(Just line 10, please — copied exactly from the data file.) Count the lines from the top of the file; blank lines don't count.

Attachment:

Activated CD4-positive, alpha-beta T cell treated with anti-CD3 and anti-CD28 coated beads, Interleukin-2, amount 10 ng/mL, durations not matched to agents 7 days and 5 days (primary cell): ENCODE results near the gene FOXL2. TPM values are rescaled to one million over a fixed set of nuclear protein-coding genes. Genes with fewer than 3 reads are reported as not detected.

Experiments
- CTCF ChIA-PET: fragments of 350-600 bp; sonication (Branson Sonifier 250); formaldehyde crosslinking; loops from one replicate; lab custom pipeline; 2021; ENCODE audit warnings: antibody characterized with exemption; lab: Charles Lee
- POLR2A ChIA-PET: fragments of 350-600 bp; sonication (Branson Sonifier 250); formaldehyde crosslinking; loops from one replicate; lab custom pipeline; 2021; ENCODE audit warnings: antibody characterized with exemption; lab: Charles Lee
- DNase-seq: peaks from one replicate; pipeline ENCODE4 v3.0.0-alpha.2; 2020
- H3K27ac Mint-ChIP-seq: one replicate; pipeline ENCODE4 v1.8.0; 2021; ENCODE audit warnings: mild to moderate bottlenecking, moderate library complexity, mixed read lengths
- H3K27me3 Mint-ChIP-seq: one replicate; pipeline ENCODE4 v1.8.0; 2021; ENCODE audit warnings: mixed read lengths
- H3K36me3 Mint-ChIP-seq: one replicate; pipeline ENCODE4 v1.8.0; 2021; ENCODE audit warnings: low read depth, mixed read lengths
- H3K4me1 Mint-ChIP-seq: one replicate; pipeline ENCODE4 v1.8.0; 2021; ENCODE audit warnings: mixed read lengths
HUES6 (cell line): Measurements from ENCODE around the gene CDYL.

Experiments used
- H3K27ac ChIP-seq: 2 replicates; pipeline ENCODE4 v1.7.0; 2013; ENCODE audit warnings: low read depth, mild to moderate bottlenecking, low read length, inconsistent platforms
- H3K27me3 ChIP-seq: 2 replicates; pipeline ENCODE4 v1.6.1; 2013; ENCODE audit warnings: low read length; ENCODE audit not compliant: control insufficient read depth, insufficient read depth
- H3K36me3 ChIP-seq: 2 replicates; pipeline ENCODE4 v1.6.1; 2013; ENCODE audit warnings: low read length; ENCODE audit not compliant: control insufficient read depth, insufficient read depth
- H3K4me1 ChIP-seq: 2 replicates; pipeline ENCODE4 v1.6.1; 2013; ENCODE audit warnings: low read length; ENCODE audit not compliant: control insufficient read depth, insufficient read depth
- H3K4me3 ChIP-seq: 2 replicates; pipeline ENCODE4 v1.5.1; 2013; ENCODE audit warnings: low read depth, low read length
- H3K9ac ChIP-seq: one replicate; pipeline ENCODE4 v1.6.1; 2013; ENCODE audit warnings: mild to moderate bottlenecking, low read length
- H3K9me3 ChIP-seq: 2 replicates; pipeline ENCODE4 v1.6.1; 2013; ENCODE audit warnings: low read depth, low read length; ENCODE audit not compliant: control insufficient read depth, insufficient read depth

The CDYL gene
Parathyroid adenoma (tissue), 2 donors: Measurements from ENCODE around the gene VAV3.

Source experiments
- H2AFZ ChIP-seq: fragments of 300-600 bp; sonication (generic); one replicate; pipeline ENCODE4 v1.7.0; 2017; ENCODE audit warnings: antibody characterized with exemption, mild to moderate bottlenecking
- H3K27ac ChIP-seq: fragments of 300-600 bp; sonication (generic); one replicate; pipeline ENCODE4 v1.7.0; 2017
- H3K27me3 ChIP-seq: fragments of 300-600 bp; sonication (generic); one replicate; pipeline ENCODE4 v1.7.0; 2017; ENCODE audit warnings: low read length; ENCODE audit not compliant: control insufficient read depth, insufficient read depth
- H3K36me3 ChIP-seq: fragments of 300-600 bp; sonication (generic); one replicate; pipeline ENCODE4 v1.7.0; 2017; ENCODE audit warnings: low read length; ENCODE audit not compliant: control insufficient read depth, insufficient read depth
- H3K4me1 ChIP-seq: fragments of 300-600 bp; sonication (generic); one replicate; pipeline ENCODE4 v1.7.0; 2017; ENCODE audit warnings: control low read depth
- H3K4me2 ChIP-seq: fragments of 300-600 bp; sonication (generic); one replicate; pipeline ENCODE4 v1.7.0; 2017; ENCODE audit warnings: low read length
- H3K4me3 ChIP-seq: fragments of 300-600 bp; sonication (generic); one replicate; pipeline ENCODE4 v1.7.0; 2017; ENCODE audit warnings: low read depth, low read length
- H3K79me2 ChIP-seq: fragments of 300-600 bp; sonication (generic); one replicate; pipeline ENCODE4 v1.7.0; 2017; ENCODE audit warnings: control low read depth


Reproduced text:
HUES6 (cell line): Measurements from ENCODE around the gene CDYL.